Caver Metal

Cave: Sinnett-Thorn Mountain
Location:
Date: Saturday March 3rd, 2003
By: Steve Bowser
Personnel:

Sinnett-Thorn Cave Conservancy

Being very healthy and even more adolescent, I decided to test "my metal" on an extended trip through Sinnett-Thorn Mountain. The hand-picked team consisted of a close family of long time cavers (the Bastian's… Chuck, Jeff, Ken, & Melissa), my wife Lynn, and myself. They were all familiar with the easier Sinnett side, while I was the only person to be through the more difficult Thorn side. The plan was to drop the vertical Thorn entrance first and explore that system while rested, reach the Big Room in Sinnett after about five hours and consume a full meal, then work our way down to the waterfall and exit the Sinnett entrance after about five more hours. The Sinnett exit is very easy to reach, so if we started showing signs of fatigue, we could be out of the cave in twenty or thirty minutes. We all exercised and prepared through the winter for the challenging task of an extended period underground. The first (and hardest) task was hiking the hill to reach the Thorn entrance. After 30 minutes of panting we reached the top wondering if we were in the shape that we thought we were. The drop was a very easy 20 foot sheer decent with another 15 feet of steep slope at the bottom. We rigged dual lines and belayed descenders as precautions and entered without delays. The Thorn side of the system has the majority of formations… mostly flowstone and columns. We took our time exploring every inch. It's a very beautiful cave… be sure to see the pictures. The lower parts of Thorn, past the Monolith, are very steep, very long, and wet. After listening to Melissa's backpack bounce down the slope until it was out of earshot, we wisely rigged a 100 foot hand line for assistance. Nobody wanted to be the next backpack. Nearly at the bottom laid the dreaded "connection". There has been so much controversy about this connection, I brought a tape measure. From the Thorn side, it begins as 12"H X 16"W X 10'L. At the end of this tunnel there is a 10"H X 14"W X 1"L pinch. Then it opens into a 2'H X 5'W X 5'L sloped pocket which you can turn around in. At this point, with people on both sides of the tunnel, you should pass the packs through or they might get bunched up in the tight passage. Exiting the pocket is a 12"H X 5'W X 8'L downward slope which you must snake your through. At the end of the slope is a 10"H X 24"W X 1"L pinch which is sometimes puddled with water, but was bone dry for us… even though recent snowfalls had been melting. Again at this point you should pass packs through. The big room certainly is big. Downward passages for dumping saltpeter exit this room and lead near the entrance, but were too steep to tackle without more rope. Instead, we descended the "Silo" which is another very steep incline deserving a handline, but is only about 30 feet long. Entering into the "Water Passages" is another pinch that begins as a 12"H X 2'W X 1"L, then becomes a 14"H X 3'W X 8'L tunnel. Our trip had been taking longer than expected and as we reached the waterfall, it was almost 11 hours underground. Our final goal was to locate a set of passages with bear claw marks behind the waterfall. However, that involved some climbing and Melissa appeared to be getting tired. So instead, we headed for the exit and made it out in under 12 hours. I was quite satisfied with the results of "my metal", but I can also safely say that 12 hours is certainly my limit. Leaving the convenience store on the way back to the cabin, the case of beer seemed unusually heavy. And even after the assistance of alcohol, I remained sore for two days.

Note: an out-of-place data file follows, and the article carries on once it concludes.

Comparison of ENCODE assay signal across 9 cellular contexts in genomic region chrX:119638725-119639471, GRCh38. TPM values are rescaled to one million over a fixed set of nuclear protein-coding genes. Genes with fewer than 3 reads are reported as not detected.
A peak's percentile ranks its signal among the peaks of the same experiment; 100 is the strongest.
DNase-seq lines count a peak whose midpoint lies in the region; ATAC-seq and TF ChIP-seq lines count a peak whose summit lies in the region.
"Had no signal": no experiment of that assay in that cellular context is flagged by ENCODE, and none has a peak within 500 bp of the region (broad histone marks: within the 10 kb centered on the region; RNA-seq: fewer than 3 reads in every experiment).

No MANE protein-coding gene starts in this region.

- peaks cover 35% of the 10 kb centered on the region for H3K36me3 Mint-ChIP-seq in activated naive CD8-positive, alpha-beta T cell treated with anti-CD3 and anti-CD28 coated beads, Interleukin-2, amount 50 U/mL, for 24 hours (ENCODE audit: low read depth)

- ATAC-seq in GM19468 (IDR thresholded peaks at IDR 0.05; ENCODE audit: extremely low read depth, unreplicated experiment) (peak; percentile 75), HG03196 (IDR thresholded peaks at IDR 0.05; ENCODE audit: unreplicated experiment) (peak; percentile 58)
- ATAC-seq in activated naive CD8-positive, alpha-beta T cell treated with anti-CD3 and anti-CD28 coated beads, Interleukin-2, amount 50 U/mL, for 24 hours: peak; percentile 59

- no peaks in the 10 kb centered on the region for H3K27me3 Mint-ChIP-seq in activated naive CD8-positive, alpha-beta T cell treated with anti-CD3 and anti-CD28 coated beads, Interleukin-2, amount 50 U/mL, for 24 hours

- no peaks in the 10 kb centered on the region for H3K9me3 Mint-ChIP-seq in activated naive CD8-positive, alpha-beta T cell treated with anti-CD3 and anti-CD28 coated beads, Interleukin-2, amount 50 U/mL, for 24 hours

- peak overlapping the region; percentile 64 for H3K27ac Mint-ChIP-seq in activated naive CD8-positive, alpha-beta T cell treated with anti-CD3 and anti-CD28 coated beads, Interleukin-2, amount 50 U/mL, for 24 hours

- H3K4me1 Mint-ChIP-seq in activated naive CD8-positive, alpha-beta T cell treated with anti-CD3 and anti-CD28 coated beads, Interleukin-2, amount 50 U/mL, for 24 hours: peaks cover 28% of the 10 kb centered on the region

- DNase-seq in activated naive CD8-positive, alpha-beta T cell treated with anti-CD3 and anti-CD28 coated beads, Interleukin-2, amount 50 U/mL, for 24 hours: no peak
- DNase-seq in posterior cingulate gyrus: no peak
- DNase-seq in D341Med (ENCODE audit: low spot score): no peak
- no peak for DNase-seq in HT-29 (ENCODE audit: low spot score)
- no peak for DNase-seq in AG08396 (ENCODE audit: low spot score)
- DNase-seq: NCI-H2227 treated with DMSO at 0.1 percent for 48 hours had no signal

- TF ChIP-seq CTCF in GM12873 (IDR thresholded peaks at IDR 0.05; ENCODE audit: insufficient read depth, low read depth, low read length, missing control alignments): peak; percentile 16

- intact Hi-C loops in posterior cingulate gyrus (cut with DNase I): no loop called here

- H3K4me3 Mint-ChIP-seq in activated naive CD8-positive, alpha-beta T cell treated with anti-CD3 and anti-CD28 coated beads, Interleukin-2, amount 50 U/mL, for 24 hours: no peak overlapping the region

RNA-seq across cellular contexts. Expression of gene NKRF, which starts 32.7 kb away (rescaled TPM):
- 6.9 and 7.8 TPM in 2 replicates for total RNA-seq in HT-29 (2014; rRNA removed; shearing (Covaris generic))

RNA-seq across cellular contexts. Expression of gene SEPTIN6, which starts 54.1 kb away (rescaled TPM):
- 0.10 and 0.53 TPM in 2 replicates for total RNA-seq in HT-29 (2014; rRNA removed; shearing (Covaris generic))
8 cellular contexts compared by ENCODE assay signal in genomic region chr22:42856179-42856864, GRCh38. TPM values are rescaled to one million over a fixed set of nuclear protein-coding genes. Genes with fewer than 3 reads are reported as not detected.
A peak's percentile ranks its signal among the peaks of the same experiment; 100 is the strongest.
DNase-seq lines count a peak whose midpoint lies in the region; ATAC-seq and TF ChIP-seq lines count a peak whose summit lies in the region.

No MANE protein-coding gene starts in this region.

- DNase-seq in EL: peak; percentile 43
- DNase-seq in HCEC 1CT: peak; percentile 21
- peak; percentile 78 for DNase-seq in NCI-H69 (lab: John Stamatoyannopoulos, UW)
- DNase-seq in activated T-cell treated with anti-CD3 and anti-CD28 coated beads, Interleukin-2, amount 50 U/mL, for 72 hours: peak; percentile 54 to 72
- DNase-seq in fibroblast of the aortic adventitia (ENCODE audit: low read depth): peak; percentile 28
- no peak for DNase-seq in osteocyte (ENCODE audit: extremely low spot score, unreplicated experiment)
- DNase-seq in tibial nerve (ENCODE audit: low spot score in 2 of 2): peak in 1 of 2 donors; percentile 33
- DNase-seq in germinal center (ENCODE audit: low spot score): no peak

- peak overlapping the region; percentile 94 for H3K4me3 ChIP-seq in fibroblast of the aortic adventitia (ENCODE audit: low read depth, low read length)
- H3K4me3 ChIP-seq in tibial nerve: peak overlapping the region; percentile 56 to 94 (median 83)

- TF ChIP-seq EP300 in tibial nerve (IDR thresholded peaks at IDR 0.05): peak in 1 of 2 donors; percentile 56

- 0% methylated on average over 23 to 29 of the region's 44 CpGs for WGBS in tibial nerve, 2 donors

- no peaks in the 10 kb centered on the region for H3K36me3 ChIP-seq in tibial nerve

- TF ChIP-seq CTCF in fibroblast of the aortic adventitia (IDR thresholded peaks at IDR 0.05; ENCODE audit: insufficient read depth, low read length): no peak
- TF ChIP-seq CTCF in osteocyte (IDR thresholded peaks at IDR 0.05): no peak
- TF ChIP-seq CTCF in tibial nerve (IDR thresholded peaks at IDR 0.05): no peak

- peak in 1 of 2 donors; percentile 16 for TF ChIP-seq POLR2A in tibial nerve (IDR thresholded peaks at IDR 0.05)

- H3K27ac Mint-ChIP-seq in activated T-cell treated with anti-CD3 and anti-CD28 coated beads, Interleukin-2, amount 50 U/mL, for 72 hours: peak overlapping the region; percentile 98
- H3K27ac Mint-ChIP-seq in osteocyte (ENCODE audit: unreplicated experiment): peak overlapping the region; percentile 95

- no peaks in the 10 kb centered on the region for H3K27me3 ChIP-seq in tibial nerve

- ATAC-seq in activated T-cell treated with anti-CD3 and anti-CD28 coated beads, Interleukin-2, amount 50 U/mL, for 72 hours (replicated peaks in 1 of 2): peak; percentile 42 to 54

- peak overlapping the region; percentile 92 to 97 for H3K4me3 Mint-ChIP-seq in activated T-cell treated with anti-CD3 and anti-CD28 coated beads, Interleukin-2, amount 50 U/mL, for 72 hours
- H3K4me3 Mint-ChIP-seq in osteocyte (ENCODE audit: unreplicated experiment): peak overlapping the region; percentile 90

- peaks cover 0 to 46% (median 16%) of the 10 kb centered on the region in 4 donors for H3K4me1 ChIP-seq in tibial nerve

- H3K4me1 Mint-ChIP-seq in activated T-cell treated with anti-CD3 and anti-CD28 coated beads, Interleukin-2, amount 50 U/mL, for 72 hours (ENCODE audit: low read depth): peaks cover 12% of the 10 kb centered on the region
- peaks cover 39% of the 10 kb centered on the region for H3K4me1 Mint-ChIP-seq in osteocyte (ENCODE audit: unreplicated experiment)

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Modified: Wednesday, 12-Mar-2014 09:38:13 EDT